Family law matters can be complex and hotly contested. Often, a divorce involves issues such as property division, alimony, child custody, and child support. Spouses may agree on some of these areas while disagreeing on others. The outcome of these matters can affect key areas of your life far into the future. Thus, even if your divorce is largely amicable, you should retain an experienced attorney to protect your interests. Stamford family law lawyer Allan F. Friedman can develop a strategy for you and fight for your legal rights.
Below is a summary of some of the issues that frequently arise in this area. However, each person's circumstances are different, and you should seek personalized legal counsel if you are going through any type of family law dispute.Divorce
In most cases, you need to be a resident of Connecticut for at least 12 months before a court will grant a divorce. A court can enter a final divorce decree no sooner than 90 days after a petition is filed. You can obtain a no-fault divorce by stating that the marriage has broken down irretrievably. There are also certain fault grounds for divorce, such as adultery, willful desertion, intolerable cruelty, and imprisonment for certain crimes. Fault for the failure of the marriage sometimes may affect property distribution and alimony determinations.Alimony
In Connecticut, three types of alimony may be ordered. These are temporary, rehabilitative, and permanent alimony. Temporary alimony is often appropriate while a divorce is pending because a lower-earning spouse may have difficulty adjusting from a two-income household to a one-income household. If the lower-earning spouse is capable of self-support but needs time or help to become self-supporting, they may be eligible for rehabilitative alimony. Although permanent alimony is less common, a court may award it in situations in which one spouse is unable to become self-supporting for a certain reason, such as age or disability.Property Division
Courts in Connecticut follow the rule of equitable distribution, in which property division is supposed to be fair, even if it does not result in a 50-50 split. Our family law attorney assists residents of Stamford and other Connecticut communities in pursuing an appropriate division. Factors considered by a court when deciding how to divide property may include how long the marriage lasted, the income of each spouse, the earning potential of each spouse, and each spouse's contribution to raising any children. A Connecticut court is empowered to divide both marital property and separate property, which are assets acquired prior to the marriage or by gift or inheritance. In practice, however, judges usually award separate property to the spouse who acquired it, unless it would be inequitable to do so based on the circumstances.Child Custody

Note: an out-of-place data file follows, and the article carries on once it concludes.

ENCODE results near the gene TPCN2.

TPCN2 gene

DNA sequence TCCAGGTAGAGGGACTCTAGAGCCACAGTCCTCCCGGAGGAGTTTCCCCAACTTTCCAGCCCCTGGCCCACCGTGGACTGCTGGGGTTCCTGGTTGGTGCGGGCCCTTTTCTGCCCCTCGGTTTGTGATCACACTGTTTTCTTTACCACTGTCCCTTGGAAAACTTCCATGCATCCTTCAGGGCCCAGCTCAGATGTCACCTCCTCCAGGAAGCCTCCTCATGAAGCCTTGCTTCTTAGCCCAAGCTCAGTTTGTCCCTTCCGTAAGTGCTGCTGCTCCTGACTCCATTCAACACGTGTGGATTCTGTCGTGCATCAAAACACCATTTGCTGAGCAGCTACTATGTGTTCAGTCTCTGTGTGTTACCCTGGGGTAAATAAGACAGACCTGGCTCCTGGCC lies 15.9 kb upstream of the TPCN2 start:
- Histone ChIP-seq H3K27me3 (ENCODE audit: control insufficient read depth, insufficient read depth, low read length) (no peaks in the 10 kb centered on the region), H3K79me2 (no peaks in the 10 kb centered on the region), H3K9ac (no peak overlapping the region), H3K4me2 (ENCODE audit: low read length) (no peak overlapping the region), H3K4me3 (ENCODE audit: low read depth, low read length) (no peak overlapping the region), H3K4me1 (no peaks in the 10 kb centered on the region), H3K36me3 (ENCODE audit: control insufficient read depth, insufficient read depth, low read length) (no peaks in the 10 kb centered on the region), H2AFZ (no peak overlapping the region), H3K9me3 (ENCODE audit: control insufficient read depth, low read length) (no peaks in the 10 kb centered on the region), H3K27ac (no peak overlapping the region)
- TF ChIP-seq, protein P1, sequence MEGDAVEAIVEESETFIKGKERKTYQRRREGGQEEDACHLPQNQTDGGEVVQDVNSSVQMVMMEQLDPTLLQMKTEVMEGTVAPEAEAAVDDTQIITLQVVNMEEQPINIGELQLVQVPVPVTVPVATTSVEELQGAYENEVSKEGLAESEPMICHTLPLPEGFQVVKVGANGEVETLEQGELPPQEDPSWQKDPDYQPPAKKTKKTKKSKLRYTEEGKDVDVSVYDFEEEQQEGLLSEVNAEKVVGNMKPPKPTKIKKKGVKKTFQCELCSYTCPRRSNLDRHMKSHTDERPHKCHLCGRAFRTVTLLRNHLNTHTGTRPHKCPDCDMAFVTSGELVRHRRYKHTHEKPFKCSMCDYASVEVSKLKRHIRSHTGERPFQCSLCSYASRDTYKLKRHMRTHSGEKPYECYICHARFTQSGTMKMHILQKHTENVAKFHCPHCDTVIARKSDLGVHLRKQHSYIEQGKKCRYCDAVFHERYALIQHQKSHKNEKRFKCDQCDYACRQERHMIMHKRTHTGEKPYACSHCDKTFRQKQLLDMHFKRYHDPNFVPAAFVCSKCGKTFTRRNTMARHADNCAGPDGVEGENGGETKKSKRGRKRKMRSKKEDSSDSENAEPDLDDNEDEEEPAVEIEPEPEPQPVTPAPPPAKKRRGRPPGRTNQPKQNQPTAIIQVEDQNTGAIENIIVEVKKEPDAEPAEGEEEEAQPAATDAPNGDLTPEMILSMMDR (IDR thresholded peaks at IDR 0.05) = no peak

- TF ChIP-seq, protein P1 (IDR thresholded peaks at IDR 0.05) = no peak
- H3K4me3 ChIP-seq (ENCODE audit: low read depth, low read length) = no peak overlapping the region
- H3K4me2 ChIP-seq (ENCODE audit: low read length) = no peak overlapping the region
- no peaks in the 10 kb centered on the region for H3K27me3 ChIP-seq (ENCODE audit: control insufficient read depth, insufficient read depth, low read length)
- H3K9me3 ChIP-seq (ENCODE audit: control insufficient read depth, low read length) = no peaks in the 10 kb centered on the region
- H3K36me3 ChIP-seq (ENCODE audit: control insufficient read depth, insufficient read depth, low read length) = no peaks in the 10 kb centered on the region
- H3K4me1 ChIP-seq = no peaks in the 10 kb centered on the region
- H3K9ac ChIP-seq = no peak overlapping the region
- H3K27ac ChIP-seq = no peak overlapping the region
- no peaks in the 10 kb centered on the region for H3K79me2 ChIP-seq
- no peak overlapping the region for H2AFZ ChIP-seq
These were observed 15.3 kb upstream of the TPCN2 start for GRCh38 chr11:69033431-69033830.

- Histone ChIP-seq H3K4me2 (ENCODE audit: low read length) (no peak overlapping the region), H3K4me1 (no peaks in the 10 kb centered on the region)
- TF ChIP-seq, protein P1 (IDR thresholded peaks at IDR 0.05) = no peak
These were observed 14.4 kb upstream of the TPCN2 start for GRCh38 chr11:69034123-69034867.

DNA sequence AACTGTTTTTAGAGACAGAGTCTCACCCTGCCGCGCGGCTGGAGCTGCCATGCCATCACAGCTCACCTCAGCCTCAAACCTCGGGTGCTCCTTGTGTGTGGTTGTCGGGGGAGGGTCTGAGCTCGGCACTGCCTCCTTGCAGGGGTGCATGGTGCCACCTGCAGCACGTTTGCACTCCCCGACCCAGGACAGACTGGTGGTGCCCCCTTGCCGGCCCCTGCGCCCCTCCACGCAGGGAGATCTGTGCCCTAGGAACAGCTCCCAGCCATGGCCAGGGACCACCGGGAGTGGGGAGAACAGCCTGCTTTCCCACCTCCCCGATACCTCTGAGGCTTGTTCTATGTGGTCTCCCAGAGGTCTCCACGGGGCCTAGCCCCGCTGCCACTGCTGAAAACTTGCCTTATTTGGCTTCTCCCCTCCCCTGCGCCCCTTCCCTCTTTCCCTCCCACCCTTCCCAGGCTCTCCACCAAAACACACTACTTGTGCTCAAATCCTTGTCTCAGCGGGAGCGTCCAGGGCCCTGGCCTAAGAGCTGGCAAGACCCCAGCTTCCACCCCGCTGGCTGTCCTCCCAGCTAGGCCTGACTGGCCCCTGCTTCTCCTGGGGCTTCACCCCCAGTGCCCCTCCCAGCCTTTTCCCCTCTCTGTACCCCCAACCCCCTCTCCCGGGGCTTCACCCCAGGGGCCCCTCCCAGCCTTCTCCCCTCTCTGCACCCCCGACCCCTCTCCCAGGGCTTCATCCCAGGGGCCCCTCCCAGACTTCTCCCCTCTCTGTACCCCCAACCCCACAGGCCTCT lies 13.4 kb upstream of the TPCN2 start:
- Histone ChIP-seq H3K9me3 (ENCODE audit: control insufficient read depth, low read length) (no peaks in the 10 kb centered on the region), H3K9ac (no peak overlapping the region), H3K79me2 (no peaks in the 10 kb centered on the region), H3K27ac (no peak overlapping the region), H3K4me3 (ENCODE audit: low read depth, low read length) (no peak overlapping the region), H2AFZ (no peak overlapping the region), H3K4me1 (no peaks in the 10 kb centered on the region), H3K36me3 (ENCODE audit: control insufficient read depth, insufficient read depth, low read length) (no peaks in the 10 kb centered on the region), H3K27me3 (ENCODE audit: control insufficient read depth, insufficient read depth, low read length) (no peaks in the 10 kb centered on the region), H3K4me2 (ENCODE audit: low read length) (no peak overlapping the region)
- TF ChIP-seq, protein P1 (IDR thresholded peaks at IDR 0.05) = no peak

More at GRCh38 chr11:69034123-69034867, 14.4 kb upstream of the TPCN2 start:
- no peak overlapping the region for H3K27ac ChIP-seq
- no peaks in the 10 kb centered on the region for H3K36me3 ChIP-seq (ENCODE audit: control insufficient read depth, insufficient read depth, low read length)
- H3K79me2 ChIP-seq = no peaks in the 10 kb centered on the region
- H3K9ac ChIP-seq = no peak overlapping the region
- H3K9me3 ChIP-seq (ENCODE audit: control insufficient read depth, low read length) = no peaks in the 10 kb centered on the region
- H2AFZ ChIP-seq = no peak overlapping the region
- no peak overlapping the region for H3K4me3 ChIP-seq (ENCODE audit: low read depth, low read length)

Child custody is divided into legal and physical custody. Legal custody refers to a parent's right to make important decisions for a child. Physical custody refers to the care and residence of a child. Parents will need to set up a parenting plan to outline the custody and visitation schedule and allocate decision-making responsibilities regarding education, religion, and medical care. Parents may be able to negotiate their own agreement regarding child custody and a parenting plan. Any agreement must be approved by a court to take effect, and Stamford family law attorney Allan F. Friedman can help you craft an agreement that is likely to be approved. Otherwise, the court may issue an order based on its analysis of the child's best interests.Child Support
All parents in Connecticut are obliged to provide support to their children. A court generally calculates child support payments by referring to the Connecticut Child Support and Arrearage Guidelines. These guidelines require a court to look at the combined net income of both parents. The net income is gross income with deductions subtracted from it. Deductions may include court-ordered disability insurance premiums, income tax payments, health insurance premiums, and court-ordered alimony or child support paid for other dependents. In some unusual circumstances, a court may deviate from the child support guidelines.Modifications to Final Judgments
Sometimes an ex-spouse or a parent finds that their situation changes, and they need to ask a court to modify an existing arrangement. A person seeking a modification needs to meet a certain standard. For example, a motion to modify child custody may be approved if there is a material change in circumstances, and a modification would serve the best interests of the child. By contrast, motions to only modify visitation do not require a material change in circumstances. When modifying a visitation order, a court will be guided only by the child's best interests.Retain a Family Law Lawyer in the Stamford Area
Decisions made during a divorce are important. They may have consequences for the rest of your life and for the future of your children. You can obtain vigorous and compassionate legal representation from Allan F. Friedman. Call him at (203) 357-5555 or contact us via our online form to find out more about how he can help you.